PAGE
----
Denso plans to spin off microprocessors | GoAuto

DENSO, one of the world’s largest makers of automotive microprocessors – and a key supplier to Toyota – could spin off its chip business from the main group entity.

According to a report by BloombergDenso chief technology officer Yoshifumi Kato said the company was reviewing a business case for separating its microprocessor manufacturing division to see if it would be “better positioned outside of the company.”

“We have to ask ourselves if the time will come when we will sell semiconductors, alone, outside,” Kato-san said. “It is worth examining whether this type of structure is possible.”

Denso is the world’s second largest auto parts maker and the world’s fifth largest supplier of automotive semiconductors – the company’s microprocessor division generates around 420 billion yen (A$4.4 billion) sales, reports Bloomberg. Chips made by Denso go into the auto parts it produces on behalf of automakers and other suppliers.

Kato-san told the publication that Denso, which had invested 160 billion yen (A$1.7 billion) in its semiconductor business over the past three years, did not plan to use a possible spin-off of its chip business to raise new funds for other investments. .

According to Kato-san, the demand for automotive semiconductors will continue to grow as the industry shifts towards self-driving, electric and internet-connected cars.

In a briefing earlier this month, the Aichi-based company said it was targeting 500 billion yen (A$5.3 billion) in sales from its in-house analog power and chip business, an increase of about 80 billion yen.

Nothing has been decided yet regarding a split, Kato-san said. Denso remains focused on meeting existing customer demand for microprocessors and as such any spin-off of the business will be deferred until recent shortages have been resolved.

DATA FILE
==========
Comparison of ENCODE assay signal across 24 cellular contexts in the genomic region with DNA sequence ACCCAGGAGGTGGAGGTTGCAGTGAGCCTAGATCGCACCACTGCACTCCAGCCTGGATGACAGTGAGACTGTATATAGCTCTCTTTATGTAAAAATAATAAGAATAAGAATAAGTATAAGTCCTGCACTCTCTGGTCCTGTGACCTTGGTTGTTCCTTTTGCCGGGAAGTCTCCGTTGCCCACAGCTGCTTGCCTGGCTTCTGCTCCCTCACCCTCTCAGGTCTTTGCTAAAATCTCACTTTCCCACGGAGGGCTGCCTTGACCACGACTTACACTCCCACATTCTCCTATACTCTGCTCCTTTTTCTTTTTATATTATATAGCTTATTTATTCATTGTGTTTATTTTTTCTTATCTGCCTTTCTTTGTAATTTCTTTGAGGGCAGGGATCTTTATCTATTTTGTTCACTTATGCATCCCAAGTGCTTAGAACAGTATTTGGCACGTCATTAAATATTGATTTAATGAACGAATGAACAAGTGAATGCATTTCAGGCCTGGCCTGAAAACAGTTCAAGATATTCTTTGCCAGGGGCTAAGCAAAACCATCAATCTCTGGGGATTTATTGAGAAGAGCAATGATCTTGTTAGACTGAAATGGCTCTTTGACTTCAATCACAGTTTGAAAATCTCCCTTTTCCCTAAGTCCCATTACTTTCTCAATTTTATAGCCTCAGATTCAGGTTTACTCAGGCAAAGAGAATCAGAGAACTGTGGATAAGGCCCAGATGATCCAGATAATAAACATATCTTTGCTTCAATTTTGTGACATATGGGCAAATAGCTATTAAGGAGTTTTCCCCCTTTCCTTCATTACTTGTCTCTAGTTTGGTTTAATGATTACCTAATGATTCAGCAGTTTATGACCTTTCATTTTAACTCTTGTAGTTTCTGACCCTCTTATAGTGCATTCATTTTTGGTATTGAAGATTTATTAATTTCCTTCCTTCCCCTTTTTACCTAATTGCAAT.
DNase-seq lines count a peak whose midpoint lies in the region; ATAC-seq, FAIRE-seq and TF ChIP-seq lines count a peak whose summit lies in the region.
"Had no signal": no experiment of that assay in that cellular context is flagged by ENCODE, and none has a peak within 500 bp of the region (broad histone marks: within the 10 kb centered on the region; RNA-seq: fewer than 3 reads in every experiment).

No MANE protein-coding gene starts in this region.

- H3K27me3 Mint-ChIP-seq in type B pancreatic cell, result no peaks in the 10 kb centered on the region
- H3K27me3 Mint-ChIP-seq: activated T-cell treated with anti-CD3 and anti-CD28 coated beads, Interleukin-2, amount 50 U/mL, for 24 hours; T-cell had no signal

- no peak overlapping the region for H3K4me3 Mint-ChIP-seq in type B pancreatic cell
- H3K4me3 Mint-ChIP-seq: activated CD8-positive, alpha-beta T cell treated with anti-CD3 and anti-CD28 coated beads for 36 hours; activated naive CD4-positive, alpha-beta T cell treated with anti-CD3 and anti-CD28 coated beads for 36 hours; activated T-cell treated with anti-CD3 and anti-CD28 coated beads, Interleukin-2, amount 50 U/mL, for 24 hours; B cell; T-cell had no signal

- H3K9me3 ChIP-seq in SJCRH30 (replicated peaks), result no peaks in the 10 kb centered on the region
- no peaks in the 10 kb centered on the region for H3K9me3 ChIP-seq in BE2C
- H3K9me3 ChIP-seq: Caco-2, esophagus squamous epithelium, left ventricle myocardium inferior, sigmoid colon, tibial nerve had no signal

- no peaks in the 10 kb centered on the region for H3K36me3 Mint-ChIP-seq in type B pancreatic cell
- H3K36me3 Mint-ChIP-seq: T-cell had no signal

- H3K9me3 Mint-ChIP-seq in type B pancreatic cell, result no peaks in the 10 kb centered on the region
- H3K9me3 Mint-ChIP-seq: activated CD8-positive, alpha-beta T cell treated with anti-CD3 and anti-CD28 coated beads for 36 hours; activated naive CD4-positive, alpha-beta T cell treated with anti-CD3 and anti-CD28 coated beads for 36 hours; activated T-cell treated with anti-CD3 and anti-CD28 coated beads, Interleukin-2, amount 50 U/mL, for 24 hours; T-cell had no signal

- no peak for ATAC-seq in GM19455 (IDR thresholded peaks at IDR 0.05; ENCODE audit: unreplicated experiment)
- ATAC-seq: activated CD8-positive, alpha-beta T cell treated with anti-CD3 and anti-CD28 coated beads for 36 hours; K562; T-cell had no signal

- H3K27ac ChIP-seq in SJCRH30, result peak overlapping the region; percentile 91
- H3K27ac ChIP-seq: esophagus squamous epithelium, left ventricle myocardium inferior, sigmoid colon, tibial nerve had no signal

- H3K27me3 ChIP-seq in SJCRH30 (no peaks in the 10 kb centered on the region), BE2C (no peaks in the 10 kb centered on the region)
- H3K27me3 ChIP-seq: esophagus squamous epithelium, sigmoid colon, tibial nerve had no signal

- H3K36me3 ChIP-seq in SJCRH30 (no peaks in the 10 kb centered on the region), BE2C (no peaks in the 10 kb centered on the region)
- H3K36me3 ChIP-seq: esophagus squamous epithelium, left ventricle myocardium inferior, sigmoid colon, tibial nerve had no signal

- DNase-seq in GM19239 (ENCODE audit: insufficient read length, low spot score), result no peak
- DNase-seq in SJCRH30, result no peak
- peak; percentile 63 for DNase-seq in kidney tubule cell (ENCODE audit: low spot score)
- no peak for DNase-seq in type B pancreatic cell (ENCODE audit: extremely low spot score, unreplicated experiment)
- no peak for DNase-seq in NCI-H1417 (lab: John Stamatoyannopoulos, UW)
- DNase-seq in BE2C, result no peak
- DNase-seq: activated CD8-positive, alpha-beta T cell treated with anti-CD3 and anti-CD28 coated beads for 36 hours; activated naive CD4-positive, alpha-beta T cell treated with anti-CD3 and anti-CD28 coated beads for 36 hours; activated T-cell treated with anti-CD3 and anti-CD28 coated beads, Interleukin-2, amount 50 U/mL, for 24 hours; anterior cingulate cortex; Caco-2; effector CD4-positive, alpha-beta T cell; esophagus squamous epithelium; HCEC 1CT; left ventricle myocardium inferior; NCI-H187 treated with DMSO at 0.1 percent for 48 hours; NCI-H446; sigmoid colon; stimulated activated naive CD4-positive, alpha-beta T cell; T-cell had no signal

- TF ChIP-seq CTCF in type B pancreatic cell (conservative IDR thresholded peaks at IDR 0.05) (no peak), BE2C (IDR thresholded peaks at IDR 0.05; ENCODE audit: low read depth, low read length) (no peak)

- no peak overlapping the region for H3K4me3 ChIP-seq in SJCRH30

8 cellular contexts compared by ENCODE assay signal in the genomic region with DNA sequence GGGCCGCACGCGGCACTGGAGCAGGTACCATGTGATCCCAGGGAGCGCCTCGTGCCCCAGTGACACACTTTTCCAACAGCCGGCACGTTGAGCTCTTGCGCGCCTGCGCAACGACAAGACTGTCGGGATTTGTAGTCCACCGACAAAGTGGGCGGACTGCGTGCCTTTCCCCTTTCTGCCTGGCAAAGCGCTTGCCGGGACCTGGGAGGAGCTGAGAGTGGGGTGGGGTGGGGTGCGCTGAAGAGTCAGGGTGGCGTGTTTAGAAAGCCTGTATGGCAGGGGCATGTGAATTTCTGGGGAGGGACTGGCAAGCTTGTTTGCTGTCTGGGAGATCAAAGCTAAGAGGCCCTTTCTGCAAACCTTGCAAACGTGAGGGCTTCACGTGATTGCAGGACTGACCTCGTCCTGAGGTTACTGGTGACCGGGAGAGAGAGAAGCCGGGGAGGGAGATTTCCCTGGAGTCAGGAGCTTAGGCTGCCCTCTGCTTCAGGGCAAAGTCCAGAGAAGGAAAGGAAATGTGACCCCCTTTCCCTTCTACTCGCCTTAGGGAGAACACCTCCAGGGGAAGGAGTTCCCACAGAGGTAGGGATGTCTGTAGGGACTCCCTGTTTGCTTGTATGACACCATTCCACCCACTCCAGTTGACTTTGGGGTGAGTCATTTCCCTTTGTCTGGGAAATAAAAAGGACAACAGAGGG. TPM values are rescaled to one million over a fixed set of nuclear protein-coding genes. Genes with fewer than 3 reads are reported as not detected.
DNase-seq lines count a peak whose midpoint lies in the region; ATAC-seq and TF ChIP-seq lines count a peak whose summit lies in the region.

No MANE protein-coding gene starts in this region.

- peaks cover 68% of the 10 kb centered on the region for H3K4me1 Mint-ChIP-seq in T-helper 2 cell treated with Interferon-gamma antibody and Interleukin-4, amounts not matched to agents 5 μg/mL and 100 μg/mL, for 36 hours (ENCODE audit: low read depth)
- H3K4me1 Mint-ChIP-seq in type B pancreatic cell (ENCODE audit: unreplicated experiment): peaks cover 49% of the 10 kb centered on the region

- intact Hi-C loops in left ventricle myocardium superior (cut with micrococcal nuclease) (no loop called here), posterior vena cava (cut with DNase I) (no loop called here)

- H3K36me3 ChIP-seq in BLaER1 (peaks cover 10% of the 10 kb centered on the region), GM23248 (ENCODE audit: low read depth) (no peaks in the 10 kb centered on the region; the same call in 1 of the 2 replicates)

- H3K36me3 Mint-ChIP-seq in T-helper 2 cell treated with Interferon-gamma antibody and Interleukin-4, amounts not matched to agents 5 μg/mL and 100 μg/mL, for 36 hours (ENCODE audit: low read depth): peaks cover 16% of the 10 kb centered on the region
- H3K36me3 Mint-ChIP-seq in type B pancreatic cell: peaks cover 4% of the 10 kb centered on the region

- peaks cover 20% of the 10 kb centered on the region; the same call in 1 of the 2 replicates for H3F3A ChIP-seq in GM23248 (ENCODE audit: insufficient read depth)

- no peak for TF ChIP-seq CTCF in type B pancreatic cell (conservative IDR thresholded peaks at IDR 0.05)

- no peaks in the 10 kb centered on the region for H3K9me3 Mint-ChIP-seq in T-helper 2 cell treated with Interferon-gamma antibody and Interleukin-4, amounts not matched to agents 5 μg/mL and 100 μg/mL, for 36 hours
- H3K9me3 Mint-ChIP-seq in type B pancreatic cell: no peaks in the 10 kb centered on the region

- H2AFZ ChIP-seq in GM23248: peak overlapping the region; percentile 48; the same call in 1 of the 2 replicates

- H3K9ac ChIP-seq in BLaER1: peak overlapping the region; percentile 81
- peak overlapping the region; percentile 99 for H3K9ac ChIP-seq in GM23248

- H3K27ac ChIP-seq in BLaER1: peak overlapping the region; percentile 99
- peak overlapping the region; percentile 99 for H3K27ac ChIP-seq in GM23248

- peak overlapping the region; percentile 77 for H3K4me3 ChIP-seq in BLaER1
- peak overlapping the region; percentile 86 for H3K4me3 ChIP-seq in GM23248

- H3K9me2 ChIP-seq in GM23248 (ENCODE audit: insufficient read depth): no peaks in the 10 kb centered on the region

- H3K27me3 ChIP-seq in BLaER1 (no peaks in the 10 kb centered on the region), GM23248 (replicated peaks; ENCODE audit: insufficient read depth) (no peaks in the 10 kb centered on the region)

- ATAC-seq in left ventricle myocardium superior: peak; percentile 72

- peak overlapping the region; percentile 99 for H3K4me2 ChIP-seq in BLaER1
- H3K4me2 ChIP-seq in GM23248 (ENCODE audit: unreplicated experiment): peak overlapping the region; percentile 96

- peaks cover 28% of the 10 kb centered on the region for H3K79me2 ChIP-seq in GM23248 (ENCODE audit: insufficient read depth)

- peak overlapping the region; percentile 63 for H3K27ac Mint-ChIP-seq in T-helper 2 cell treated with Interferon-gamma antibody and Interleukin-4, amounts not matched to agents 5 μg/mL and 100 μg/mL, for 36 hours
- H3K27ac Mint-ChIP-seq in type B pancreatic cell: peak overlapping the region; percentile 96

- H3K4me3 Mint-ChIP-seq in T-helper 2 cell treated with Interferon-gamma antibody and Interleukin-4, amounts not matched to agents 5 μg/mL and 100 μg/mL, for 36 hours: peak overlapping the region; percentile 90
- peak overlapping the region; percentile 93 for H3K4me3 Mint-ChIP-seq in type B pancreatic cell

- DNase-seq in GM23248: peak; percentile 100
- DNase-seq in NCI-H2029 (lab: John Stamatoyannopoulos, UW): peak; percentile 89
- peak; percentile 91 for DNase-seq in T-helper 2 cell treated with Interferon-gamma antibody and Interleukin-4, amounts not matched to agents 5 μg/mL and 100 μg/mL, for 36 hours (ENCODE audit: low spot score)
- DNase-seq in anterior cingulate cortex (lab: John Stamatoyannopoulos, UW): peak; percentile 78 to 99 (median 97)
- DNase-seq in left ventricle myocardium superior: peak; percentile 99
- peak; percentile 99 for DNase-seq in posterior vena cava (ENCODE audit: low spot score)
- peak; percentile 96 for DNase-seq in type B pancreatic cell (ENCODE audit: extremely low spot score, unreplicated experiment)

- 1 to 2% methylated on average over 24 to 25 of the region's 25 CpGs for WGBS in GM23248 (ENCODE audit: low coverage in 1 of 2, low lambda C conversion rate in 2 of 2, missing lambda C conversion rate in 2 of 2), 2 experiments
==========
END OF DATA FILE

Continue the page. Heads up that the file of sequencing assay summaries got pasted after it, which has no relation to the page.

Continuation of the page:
Shortages of microprocessors have plagued automakers since COVID-19-induced lockdowns led to a spike in consumer electronics at the end of 2020. This led to the diversion of semiconductor supplies from automakers , leading to production delays which were, in turn, exacerbated by global supply chain and logistical issues.

As reported by GoAuto last week, some chip supplies seem to be returning to normal. Concerns about global auto production now focus on rising energy, fuel and material costs amid accelerating inflation and rising interest rates.

Bloomberg reports that capacity is slowly returning to many automotive production lines around the world as the global semiconductor shortage finally shows signs of easing.

The breakthrough is coming sooner than expected. BMW, Volkswagen and other companies have recently suggested it could be another two years before production lines resume capacity, while others including Citroen and Toyota have said the reduction in supply of microprocessors had forced them to revise their production forecasts downwards.

Bloomberg reports that in some cases microprocessor supply has affected global passenger vehicle production so badly that production numbers have yet to return to pre-pandemic levels and many manufacturers are still struggling to source enough components to meet the production demands of increasingly computerized cars.

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